You are free to tinker with your car's software

November 5, 2015 OpenSystems Media

The Librarian of Congress recently announced exemptions to the Digital Millennium Copyright Act (DMCA) that now make it legal to circumvent specific technological measures that control access to copyrighted works, including software on DVDs, Smart TVs, and, of most interest to me, automobiles. Drivers should be happy with this announcement, despite the protests from automakers, the EPA, and the Department of Transportation (DOT). This exemption lets security researchers uncover vulnerabilities in automobiles and lets auto makers fix these problems before anyone is affected.

Securing any system from hackers is complex, and this is especially true for cars. The more researchers you have looking for problems in cars, the better chance you have of finding them before the bad guys. Most of the biggest names in IT, including Google, Microsoft, and Facebook, embrace external research, offering thousands of dollars in “bug bounties.” There’s no reason that auto makers shouldn’t do the same.

Activities conducted under the exemptions must still comply with other applicable laws, so as not to introduce public health, safety, and environmental concerns. For example, users still can’t legally modify their car’s system to increase performance if these modifications increase vehicle emissions and thus violate the Clean Air Act. This provision should satisfy the objections of the EPA and DOT toward this exception, although catching violations will admittedly be difficult.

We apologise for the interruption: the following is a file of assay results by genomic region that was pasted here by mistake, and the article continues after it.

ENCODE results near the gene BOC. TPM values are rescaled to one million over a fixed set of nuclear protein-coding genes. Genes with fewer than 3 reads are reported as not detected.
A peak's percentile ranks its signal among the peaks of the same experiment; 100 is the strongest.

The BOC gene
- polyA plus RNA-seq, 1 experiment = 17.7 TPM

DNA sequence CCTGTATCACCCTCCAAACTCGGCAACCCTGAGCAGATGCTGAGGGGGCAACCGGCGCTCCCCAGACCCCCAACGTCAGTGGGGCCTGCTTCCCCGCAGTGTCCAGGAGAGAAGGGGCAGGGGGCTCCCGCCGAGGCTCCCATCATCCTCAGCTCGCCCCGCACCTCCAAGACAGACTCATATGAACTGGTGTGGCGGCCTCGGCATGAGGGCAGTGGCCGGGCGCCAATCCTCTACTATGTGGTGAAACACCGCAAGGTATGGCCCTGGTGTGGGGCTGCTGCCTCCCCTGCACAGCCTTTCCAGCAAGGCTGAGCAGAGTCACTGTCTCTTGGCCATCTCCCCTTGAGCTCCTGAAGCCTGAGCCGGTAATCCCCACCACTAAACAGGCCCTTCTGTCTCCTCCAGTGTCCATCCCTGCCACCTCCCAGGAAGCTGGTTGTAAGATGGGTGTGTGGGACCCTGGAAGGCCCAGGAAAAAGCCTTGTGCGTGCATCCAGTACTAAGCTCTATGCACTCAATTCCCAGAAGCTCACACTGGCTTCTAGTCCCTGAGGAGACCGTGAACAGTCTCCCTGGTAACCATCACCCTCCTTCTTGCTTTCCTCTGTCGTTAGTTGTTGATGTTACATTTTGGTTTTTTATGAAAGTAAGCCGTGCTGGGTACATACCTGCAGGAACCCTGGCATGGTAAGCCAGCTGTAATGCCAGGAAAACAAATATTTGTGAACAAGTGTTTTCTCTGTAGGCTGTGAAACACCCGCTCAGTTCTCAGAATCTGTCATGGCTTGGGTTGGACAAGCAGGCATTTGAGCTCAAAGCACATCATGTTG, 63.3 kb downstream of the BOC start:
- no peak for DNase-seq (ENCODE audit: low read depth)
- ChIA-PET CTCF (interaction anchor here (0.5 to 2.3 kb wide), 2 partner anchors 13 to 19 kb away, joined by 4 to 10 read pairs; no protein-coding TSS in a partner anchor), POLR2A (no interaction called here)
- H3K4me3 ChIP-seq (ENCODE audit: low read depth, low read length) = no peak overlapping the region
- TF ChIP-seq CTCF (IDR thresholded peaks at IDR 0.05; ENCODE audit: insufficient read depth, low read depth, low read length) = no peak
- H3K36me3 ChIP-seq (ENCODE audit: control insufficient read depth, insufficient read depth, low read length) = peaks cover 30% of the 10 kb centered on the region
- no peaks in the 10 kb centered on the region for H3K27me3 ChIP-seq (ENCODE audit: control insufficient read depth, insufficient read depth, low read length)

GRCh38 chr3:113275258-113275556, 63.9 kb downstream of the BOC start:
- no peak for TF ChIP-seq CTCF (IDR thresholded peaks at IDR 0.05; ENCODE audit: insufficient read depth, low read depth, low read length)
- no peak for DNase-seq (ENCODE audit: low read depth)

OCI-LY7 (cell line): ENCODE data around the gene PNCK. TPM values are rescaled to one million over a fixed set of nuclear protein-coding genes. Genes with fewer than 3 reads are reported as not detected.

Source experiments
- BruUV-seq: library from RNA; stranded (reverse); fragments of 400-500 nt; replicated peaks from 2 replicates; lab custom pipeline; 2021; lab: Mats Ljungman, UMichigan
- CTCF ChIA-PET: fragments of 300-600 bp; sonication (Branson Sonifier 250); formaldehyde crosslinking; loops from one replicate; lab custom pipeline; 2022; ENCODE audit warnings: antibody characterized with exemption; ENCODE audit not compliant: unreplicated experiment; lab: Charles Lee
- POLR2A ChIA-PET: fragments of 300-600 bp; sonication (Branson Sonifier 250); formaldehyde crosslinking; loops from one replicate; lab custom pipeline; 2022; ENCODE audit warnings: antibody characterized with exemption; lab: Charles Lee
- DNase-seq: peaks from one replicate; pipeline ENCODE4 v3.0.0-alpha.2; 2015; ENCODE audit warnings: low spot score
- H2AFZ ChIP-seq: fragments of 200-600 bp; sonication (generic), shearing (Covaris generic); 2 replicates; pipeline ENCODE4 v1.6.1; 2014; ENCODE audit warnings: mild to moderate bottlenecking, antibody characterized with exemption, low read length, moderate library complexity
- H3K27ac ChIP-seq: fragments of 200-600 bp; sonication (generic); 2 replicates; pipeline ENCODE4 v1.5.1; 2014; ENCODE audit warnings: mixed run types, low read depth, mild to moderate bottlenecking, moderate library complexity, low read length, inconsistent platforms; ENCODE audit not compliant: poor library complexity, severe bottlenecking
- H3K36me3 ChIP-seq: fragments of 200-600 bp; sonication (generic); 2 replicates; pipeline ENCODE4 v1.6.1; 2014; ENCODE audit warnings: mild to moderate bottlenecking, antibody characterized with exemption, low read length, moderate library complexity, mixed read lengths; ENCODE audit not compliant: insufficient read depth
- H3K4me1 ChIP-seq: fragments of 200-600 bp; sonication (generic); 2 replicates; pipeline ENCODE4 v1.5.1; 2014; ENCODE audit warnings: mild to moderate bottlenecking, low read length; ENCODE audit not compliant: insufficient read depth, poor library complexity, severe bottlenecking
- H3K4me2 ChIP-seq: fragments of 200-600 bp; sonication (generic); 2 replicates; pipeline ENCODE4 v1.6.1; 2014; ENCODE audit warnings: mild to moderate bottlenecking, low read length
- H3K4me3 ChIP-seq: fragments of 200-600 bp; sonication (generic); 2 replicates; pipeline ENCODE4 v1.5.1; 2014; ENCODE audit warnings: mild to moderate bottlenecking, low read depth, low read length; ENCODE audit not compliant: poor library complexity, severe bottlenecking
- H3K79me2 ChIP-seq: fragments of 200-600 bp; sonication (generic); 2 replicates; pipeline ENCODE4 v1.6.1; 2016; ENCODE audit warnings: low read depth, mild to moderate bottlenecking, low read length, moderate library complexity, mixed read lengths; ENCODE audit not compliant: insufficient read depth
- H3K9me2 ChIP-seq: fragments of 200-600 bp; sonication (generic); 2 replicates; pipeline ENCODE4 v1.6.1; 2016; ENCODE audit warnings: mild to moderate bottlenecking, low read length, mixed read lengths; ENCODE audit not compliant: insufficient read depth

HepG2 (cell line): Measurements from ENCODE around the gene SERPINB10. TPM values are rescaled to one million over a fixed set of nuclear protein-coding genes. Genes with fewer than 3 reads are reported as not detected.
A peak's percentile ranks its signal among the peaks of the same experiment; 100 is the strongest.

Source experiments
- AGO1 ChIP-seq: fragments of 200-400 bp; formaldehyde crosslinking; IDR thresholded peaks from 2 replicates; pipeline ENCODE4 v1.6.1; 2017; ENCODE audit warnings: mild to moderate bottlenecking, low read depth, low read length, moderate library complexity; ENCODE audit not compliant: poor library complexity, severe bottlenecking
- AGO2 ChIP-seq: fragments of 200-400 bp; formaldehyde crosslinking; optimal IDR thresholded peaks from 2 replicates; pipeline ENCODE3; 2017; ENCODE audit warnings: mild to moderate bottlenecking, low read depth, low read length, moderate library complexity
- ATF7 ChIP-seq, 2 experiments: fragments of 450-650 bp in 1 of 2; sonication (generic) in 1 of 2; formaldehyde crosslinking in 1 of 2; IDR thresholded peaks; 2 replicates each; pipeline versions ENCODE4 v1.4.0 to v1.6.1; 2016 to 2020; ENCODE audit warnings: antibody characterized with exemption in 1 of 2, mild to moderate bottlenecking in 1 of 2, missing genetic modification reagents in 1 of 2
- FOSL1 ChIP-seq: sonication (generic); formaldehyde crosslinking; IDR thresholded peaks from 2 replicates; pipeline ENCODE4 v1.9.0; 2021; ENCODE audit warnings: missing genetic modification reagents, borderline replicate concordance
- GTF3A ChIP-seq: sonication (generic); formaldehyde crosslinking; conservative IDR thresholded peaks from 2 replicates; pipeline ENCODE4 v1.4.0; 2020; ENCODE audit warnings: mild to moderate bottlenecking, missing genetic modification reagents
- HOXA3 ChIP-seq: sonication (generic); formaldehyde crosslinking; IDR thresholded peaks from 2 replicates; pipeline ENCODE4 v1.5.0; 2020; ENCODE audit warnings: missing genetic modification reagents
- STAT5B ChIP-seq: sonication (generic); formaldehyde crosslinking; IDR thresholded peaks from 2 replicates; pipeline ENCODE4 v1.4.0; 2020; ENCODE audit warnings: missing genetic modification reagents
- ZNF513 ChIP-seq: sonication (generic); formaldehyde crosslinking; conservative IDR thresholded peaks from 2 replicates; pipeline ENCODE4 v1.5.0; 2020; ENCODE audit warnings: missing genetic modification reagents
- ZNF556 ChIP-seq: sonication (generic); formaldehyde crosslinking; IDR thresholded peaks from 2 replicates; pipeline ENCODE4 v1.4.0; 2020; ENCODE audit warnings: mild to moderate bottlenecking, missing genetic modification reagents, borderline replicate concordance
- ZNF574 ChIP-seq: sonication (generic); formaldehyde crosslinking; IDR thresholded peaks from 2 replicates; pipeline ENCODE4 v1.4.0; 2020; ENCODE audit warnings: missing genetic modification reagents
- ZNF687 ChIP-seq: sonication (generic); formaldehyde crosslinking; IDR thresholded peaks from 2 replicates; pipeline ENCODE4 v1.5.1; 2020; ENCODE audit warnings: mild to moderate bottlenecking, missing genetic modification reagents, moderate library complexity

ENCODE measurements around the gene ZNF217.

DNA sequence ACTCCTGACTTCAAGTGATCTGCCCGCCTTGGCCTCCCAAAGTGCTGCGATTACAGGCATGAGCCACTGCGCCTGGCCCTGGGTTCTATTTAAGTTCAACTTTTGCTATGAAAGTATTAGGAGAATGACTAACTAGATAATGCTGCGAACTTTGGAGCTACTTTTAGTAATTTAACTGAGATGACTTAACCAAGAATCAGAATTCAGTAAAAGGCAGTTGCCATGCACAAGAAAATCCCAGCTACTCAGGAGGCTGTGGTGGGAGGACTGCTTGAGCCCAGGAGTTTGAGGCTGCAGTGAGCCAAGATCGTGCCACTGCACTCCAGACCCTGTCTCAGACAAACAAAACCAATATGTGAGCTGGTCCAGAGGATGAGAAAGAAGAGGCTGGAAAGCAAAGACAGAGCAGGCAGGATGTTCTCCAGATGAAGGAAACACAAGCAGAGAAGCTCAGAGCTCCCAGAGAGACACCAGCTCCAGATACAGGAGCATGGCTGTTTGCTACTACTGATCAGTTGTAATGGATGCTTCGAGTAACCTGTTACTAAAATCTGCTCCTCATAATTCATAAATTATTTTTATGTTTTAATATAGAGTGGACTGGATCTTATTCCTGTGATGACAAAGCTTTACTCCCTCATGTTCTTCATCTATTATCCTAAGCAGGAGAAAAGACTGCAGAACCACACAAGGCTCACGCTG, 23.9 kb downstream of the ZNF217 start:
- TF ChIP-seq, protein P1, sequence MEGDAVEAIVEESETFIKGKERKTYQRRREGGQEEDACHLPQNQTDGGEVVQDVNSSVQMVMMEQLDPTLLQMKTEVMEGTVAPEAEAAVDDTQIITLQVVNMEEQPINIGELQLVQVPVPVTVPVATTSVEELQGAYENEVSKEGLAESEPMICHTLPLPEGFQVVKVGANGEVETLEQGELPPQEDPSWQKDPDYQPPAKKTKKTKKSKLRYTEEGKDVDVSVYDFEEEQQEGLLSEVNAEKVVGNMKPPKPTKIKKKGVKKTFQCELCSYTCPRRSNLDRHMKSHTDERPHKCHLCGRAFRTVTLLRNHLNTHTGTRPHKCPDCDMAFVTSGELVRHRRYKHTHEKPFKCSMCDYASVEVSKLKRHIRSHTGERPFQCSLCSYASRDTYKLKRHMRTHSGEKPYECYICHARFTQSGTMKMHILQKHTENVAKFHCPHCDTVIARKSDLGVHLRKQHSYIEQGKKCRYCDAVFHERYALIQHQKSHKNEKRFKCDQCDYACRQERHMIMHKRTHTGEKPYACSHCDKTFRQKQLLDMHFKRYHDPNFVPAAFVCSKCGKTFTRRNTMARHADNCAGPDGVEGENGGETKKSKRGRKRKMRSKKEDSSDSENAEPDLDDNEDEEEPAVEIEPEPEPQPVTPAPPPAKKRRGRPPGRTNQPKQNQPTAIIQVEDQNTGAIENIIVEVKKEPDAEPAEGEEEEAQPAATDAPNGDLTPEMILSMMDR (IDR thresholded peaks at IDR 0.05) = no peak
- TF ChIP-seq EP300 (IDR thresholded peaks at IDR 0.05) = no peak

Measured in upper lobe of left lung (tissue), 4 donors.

What do the auto makers think of the DMCA and bug bounty programs? In a recent survey of more than 500 auto makers and suppliers, the Ponemon Institute found that respondents were nearly even split (43 percent vs. 42 percent) as to whether “white hat hackers” should be subject to the DMCA. Of those who thought the DMCA shouldn’t apply to white hats, only 22 percent thought white hats should “be encouraged to test the security of automotive software.”

Right now, car makers seem to be saying “no, thank you” to white hat scrutiny. Fortunately, this ruling by the Library of Congress will allow researchers to scour the automotive applications for vulnerabilities, with or without the blessing of the automotive industry. The end result will be safer vehicles for everyone.

To learn more about the Ponemon survey, attend the webcast Car Cybersecurity: What do Automakers Really Think? on Thursday, November 12, 2015 at 1:00 PM (EST).

For the past two years, Gene Carter has been the Director of Product Management for the Embedded Security Business Unit at Security Innovation. Carter has spent the past 20 years in embedded and automotive product management roles for NXP Semiconductors, Philips Semiconductors, and Coto Technology. He holds an MBA from the University of Southern California’s Marshall School of Business and a BSc in Electrical Engineering from Tufts University.

Gene Carter, Security Innovation
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